After successfully completing a major Architecture/Engineering/Construction (A/E/C) project, management may share the details with great pride both internally and externally. Teams receive client praise, and end users benefit.
But what happens one year later? Three years later? Five years later?
Firm personnel and clients go elsewhere. Critical elements of the story may be forgotten. That oversight could be a big mistake if a company is submitting a proposal on a similar project with related challenges. Repeating that client success story could be a game changer.
Archiving project stories helps firms retain organizational knowledge and avoid this scenario. Dean Hyers, co-founder of SagePresence, St. Paul, Minnesota, recommends developing a structured storytelling method to consistently archive strategic stories.
He worked with a construction firm to document stories based on the client’s initial situation, the help provided, and the resulting positive outcome. For each key project, key employees identify these elements:
- Who is the main character with a problem?
- What challenges did they face?
- What did we do?
- Where did it take them?
“The point of the story is that these people were suffering, the firm solved their challenges, and now the client is thriving,” he says.
Professionals can be encouraged to add before and after metrics, cost and time savings, and innovative solutions to make the stories more compelling.
When a project manager or marketer wants to prove how the firm solved a problem facing a potential client, that individual can check out the storytelling database. There may be a good story that fits with another client’s challenges. It can demonstrate how the A/E/C firm successfully solved the problem.
The project pulled from the storytelling database may have been delivered in a different office. However, it’s still proof that the company knows how to address specific challenges.
Use Stories in Client Interviews
Hyers relates the story of a construction firm that was selected to build a science laboratory for a school. It was supposed to be completed at the start of the school year. The firm realized that the schedule must be adjusted to accomplish this goal.
- Getting permits six months earlier
- Compressing the design schedule
- Breaking ground sooner
If the company needs to prove it can handle an aggressive schedule, this project story is readily available.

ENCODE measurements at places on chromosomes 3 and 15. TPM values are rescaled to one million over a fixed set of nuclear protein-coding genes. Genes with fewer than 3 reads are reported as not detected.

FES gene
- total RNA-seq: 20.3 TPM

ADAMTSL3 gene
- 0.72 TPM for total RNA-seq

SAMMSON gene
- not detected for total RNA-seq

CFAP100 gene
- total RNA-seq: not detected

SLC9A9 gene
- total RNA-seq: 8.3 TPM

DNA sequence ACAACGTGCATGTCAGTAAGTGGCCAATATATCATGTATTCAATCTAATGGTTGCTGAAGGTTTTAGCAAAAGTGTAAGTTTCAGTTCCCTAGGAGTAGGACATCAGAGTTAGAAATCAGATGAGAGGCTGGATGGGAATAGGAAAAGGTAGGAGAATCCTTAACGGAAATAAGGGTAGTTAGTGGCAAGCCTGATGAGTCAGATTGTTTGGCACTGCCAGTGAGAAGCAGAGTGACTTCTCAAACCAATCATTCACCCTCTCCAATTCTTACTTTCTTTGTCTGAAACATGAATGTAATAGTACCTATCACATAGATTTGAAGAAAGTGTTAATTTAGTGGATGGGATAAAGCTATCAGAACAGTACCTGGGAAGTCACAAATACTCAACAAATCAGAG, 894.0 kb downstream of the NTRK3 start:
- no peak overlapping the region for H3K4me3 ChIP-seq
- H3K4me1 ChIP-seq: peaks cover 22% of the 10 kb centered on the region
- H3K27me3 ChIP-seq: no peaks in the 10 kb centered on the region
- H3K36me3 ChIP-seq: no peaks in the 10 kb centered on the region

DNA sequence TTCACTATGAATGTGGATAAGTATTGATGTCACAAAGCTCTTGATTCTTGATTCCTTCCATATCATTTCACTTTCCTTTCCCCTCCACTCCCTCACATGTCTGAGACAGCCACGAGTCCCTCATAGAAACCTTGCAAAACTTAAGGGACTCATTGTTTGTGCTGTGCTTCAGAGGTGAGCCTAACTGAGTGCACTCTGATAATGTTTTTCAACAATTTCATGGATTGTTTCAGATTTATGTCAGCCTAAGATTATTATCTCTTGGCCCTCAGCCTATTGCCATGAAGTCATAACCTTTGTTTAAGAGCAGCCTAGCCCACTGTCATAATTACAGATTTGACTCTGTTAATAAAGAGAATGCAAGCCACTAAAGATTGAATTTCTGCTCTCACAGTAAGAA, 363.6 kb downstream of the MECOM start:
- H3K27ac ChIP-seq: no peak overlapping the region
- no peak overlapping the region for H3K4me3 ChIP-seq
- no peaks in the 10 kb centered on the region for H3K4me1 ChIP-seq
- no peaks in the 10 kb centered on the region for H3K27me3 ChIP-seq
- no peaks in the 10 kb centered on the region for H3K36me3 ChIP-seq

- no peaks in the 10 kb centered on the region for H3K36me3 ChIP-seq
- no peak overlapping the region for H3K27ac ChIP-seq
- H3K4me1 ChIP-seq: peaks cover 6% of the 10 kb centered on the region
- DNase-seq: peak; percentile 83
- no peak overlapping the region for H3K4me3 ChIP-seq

Hyers reports that the construction firm used this schedule story in a client presentation. The judging panel also learned that the company had selected a project team with a proven background in meeting tight construction schedules.
Because of the story database, everyone in the firm has access to the story as opposed to only personnel involved with the project.
A consistent story format ensures “a continuity of communication with everyone using the same tool,” Hyers explains. “You get a culture of people who think of story the same way, which helps create a more consistent brand experience.”
A growing story database can help preserve a company’s problem-solving legacy.
Bring Stories Into Question and Answer Sessions
Hyers works with teams to use stories in the Q&A portion of client interviews. For example, an interview team could ask an A/E/C team how they would maintain a building. Some firms may recommend the use of straightforward technology.
Hyers’s client had a more robust answer. The presentation team noted that facility managers have a challenging role. They often need to hire student labor without technology degrees. That’s why the firm recommends the selection of easy-to-use equipment. Their answer demonstrated more knowledge about the situation.
Stories Shape an A/E/C Firm’s Brand
Another challenge firms face is living their brand. The C-suite, marketers, and business development staff may agree on a brand. Messaging and colors are consistent throughout the collateral, website, and social media, but are employees living the brand? And if so, are critical stories preserved?
Hyers shares the story of an engineering company that places a high priority on the client’s experience working with them. “The engineering company focuses on people first and solving problems second,” he says.
Through stories, that firm can translate its brand into a value proposition showing their differences. Structured storytelling encourages consistent communication throughout an organization to help create a uniform brand experience.
When considering the project story, management can encourage employees to reflect on how the team lived the company’s brand to deliver a positive outcome.
Companies can turn to their story database when preparing related proposals. But it also could be a source of inspiration for marketing outreach.
Companies can earmark project stories for industry awards, potential blog posts, or client-focused case studies. If approved, client quotes can be pulled out for testimonials. A firm also could tell the story through a video post.
In addition, story details can add emotion to project summaries for websites.
The stories will clearly articulate challenges faced by the client, services provided, and successful outcomes.
Focus on Helping Others
Professionals in the A/E/C industry often don’t like talking about themselves. In this story structure, the employees talk about how they helped the main character in their story — the client.
We’re at our best when we’re not about us,” Hyers emphasizes. “In the stories, the employees are talking about moving the main character to a better place.”
Want to Know More?
For a free consultation, contact me or email firstname.lastname@example.org. I can write your case study, provide coaching, or give advice on getting started. I’m also available to speak and present on how to develop a case study with a little help from AI.
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